Unix file permissions

Access to files and directories on a Unix system is granted to three classes of users:

  • the user, the person who owns the file
  • the group, the other users who belong to the same group as the owner
  • others, everyone else in the world

In addition, three types of access can be granted independently to each of the types of users:

  • read access, the ability to read the file (or in the case of a directory, see a listing of the files there)
  • execute access, the ability to run script or program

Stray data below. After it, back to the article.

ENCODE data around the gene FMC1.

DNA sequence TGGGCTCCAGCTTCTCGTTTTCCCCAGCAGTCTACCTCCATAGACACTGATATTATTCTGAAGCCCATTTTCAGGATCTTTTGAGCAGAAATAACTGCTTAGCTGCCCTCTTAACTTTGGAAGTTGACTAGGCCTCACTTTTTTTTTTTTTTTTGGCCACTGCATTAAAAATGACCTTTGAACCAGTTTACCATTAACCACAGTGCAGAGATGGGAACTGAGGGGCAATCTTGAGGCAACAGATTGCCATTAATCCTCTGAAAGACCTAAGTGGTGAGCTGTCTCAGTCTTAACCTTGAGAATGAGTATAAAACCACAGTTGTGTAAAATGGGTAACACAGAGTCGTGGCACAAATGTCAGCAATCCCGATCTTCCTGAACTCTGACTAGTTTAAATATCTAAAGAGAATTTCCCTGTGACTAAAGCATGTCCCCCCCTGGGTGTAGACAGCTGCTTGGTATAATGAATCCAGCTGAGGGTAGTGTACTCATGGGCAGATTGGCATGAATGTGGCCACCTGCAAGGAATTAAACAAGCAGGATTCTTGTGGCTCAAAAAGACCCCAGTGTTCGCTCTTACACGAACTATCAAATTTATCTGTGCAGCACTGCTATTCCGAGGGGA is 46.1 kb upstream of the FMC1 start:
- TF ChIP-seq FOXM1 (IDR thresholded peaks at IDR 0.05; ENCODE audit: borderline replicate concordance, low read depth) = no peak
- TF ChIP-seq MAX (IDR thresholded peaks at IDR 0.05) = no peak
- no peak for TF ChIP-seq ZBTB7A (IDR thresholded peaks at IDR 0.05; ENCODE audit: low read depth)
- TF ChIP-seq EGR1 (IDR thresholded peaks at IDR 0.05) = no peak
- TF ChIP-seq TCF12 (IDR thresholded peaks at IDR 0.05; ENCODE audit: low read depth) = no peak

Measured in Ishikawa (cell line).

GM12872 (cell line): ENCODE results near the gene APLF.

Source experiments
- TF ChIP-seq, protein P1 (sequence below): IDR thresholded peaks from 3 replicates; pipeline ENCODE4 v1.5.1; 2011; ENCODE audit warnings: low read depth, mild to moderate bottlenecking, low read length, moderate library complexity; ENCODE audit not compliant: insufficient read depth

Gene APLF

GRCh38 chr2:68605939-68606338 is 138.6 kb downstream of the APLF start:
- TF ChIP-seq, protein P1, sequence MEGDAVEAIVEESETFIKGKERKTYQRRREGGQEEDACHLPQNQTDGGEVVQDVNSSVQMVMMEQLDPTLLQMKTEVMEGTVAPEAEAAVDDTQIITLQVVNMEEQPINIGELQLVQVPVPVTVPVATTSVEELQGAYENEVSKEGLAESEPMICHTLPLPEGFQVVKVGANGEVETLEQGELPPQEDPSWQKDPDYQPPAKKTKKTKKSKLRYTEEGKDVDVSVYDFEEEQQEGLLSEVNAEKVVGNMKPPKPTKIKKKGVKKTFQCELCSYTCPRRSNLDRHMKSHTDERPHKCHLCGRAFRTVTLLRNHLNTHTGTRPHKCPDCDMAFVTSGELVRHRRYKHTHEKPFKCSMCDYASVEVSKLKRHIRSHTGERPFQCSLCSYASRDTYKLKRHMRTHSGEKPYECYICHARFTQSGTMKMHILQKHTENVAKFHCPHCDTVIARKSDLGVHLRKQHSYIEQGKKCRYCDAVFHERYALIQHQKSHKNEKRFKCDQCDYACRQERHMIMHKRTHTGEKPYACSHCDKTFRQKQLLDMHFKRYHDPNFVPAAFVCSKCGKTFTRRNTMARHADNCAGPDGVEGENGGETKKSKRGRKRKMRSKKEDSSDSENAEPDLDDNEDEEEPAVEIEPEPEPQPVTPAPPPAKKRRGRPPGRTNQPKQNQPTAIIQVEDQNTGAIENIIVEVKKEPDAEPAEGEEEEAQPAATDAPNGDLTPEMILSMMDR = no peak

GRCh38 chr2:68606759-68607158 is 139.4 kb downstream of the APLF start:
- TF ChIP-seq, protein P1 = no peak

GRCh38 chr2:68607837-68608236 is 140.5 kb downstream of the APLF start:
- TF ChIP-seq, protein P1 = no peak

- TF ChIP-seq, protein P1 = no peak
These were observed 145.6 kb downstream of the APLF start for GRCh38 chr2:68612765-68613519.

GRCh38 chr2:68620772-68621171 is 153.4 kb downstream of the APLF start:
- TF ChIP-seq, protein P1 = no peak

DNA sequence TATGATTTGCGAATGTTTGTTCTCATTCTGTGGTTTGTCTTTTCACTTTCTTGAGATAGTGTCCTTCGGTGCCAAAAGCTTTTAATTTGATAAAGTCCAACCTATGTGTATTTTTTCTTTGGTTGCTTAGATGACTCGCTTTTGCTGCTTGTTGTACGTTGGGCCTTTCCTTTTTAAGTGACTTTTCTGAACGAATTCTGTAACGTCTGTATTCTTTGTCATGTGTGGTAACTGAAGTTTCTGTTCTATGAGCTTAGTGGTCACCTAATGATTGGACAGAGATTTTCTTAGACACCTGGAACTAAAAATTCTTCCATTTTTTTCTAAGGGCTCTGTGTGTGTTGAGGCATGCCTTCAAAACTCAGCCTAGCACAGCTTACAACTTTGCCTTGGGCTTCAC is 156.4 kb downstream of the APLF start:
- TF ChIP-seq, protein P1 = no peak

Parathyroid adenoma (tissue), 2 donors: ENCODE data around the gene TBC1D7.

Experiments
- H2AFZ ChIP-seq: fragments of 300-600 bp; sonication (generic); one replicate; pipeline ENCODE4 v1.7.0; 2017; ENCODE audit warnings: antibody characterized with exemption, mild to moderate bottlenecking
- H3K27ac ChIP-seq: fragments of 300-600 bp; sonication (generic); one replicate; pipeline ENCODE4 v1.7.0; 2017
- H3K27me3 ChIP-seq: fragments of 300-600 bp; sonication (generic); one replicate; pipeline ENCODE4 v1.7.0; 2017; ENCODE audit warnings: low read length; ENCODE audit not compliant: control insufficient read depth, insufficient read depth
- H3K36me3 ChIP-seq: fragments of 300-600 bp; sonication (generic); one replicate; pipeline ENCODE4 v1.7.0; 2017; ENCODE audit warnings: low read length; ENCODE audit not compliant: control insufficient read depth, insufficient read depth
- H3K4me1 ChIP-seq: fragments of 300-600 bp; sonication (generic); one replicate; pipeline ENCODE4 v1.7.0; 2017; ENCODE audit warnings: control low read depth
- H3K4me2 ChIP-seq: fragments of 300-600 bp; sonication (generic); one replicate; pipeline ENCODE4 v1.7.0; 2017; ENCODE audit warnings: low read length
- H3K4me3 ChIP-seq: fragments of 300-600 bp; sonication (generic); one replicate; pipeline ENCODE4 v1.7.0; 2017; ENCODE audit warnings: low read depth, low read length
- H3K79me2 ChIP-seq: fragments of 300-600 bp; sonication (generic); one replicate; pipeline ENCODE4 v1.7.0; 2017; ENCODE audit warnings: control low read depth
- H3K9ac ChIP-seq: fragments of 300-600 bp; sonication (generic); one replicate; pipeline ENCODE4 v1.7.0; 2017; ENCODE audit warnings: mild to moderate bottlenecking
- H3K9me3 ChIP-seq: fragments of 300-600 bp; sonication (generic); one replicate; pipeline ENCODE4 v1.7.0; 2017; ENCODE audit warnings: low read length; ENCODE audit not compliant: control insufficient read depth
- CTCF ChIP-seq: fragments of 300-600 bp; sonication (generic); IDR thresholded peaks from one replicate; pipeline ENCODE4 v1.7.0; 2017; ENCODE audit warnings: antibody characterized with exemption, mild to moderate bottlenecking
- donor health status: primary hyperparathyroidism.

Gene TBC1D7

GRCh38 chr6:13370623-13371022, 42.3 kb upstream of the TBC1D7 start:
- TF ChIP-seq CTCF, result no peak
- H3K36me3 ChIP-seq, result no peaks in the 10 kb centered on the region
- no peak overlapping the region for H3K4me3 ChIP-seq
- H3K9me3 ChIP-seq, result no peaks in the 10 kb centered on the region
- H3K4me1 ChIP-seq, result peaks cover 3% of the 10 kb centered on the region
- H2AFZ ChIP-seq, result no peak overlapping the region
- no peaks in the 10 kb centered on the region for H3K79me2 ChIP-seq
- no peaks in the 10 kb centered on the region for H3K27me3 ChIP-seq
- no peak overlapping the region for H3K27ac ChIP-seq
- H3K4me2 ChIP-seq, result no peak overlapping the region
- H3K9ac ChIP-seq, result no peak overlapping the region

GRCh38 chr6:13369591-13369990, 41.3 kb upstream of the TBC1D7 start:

• write access, the ability to edit or delete the file (or in the case of a directory, create a file there)


To see what the permissions are on your files, type ls -l. The output will look something like this:

drwxr-xr-x   3 janeuser psc12345   104 Apr 17  2017 tests 
-rw-r--r--   1 janeuser psc12345    28 Jul 10  2017 time.php

We need to look at:

  • the file type and the file permissions, ten characters long. More below on this.
  • the user who owns the file (here, janeuser)
  • the file owner’s group (here, psc12345)